Sunday, August 03, 2008

Who's Who

There's a big week coming up, the last time for the candidates to
dominate the news cycle before the two weeks of Olympic coverage. Bets are on for either Obama or McCain or both to announce VP running mates. Meanwhile, there's the wreckage of last week's "celebrity" attacks by McCain on Obama to deal with. Per Joe Trippi:

Ever since McCain’s NAACP speech that seemed to me to be directed at white swing voters and not at African Americans I have believed that the McCain campaign is adept at understanding how to raise race as an issue and use it to its advantage.

Is a pattern emerging?

With white voters, the attacks appear to be working -- so far. Per David Gergen:



Will there be long-term damage to the McCain campaign? Is John McCain actually the very thing he ridicules? Mark Kleiman says yes:

Something about the Britney/Paris video has been nagging at the back of my mind, and I finally figured out what it was. Comparing Obama to them is wrong because they're fading stars and he's a rising star. The Britney/Paris analogue in the race is McCain: he, like they, got rather far on extremely limited talent and huge amounts of marketing, and is now desperately trying to cling to celebrity with more and more extreme antics that get him ink but offend and sadden his fans.

And that explains the raw hatred that McCain and his handlers display towards Obama: it's the hatred of the has-been (especially a has-been who never was much in the first place, a mere celebrity, like Britney rather than an actual star, like Madonna) for the person (especially the person of egregiously superior talent) she passes on the rising escalator as she herself takes the long, long ride down to well-deserved obscurity and mall openings.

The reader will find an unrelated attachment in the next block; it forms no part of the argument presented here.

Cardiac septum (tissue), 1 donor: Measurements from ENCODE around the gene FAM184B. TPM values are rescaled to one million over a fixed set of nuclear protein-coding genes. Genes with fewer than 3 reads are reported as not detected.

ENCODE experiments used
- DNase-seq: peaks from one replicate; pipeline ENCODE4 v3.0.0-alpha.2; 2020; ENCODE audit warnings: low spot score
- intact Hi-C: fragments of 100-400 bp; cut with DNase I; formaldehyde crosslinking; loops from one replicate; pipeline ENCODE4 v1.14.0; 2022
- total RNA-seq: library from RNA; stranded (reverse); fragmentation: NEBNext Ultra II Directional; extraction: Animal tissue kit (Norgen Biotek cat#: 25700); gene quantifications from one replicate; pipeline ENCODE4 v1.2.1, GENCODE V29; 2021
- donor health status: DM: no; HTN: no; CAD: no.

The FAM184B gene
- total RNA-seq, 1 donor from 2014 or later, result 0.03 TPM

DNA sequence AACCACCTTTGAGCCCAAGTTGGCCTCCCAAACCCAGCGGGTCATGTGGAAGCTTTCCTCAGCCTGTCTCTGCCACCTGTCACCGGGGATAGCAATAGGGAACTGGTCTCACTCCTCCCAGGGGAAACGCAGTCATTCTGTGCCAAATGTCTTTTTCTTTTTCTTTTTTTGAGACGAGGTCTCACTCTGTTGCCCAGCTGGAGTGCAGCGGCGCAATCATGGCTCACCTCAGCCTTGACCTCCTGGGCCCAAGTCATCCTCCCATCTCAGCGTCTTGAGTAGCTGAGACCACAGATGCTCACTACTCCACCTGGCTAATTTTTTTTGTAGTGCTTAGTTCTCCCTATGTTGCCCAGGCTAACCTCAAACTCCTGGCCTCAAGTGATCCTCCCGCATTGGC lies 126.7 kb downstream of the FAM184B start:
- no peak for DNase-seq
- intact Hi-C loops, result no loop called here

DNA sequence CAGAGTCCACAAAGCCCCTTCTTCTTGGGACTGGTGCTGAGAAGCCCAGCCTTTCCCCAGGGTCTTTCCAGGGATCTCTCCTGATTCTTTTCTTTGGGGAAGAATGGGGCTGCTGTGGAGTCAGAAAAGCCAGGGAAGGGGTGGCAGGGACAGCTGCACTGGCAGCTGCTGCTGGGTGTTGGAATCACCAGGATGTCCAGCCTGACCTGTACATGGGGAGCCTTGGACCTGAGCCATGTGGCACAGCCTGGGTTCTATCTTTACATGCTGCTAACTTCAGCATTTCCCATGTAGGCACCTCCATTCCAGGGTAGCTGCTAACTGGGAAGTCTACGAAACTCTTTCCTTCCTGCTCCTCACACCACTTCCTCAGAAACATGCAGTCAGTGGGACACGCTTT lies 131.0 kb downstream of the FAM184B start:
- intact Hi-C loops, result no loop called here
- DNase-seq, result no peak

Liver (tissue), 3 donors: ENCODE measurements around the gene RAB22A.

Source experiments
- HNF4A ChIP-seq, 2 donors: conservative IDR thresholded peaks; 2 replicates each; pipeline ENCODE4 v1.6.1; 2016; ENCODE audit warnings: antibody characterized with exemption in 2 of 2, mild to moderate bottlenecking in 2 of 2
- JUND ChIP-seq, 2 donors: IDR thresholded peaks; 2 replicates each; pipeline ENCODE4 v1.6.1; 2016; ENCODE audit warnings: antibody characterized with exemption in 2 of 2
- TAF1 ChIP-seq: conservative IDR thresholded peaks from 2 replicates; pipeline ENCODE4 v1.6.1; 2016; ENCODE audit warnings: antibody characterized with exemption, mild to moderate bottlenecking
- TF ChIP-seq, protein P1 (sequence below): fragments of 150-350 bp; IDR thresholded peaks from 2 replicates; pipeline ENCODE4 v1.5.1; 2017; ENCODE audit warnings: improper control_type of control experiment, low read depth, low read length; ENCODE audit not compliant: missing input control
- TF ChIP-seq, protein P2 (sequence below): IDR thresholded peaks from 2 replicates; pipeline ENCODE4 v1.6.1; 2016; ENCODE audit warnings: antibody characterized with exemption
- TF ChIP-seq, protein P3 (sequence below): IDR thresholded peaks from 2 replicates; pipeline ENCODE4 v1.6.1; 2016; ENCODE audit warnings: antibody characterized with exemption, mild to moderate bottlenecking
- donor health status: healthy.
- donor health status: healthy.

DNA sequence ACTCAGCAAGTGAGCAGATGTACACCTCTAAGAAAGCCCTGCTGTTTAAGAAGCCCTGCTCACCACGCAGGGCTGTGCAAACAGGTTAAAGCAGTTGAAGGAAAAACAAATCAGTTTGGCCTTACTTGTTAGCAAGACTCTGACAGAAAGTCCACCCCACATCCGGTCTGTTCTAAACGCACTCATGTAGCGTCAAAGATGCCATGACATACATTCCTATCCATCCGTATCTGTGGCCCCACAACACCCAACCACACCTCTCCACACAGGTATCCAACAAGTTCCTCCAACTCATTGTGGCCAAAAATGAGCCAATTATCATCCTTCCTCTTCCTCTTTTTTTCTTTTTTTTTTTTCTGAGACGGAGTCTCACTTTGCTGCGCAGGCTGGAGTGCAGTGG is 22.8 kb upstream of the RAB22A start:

In fact, Paris Hilton's mother is none-too-pleased with the ad:
I've been asked again and again for my response to the now infamous McCain celebrity ad. I actually have three responses. It is a complete waste of the money John McCain's contributors have donated to his campaign. It is a complete waste of the country's time and attention at the very moment when millions of people are losing their homes and their jobs. And it is a completely frivolous way to choose the next President of the United States.
So stripping all the well-planned Rovian distraction away, the circus that may or may not decide the future leader of the free world, who is this John McCain in who's name this ad was run?

This guy:



Yep, Joe Lieberman may condescend to Obama as "a good young man" (tell me and my wife that we're young at roughly Obama's age and we'll dance in the streets), but his candidate is, at best, a "once-good old man."

Good luck, America.

2 comments:

1208206984s17919 said...

Short term, McCain's negative tactics are paying some dividends, but it goes so much against his brand, that I don't see how he can sustain it with much effectiveness throughout the fall.

Tim said...

Short term, McCain's negative tactics are paying some dividends, but it goes so much against his brand, that I don't see how he can sustain it with much effectiveness throughout the fall.